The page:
So, as some of you know, I have been involved in healthcare since I was a kid. My mom retired from St. Mark’s Hospital after over 30 years working in the nursery and Neonatal ICU. My dad is a pharmacist. Sure, they were VERY disappointed when I decided to go to law school, but they eventually got over it, and about six years ago, I bought my first assisted living home.
Part of the reason I bought the home is that I felt awful about the situation the residents were in. The place was a mess, the carpets disgusting, the food was hot pockets and frozen TV dinners–NOT what anyone in the last years of their lives should be enduring. I bought the home, completely remodeled it, and then had about 100 percent turnover in the staff. It took about six months, but eventually, things started to change.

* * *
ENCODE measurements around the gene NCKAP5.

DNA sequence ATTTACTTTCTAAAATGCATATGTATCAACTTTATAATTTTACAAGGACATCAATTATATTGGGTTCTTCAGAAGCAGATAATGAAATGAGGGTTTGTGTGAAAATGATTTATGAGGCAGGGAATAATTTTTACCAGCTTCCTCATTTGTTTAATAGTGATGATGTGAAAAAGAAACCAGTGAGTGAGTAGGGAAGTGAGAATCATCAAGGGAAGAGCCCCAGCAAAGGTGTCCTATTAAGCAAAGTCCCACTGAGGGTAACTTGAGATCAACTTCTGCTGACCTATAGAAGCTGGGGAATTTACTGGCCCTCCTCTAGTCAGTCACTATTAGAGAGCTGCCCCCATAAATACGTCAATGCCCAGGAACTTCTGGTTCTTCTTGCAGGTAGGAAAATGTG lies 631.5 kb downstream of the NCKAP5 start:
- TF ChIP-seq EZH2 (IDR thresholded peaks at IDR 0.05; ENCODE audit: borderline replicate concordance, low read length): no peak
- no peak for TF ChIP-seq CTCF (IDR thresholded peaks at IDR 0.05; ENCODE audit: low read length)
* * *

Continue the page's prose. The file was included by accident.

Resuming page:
Today, that home is a community treasure, and people from the entire region come to stay there.
All of my homes are small–the smallest has only 11 people in it. That means we can really get to know people and their families.
We ought to have similar services for our community at large. Although the county cannot directly work on many issues involving healthcare, it does has a lot of leeway from the State of Utah to work on mental health issues. I believe we should:
There is a LOT we can do to help improve our community. We may not be able to do all of it immediately, but we can do it. Especially if we work together. Because together, we’re more!
February 19, 2019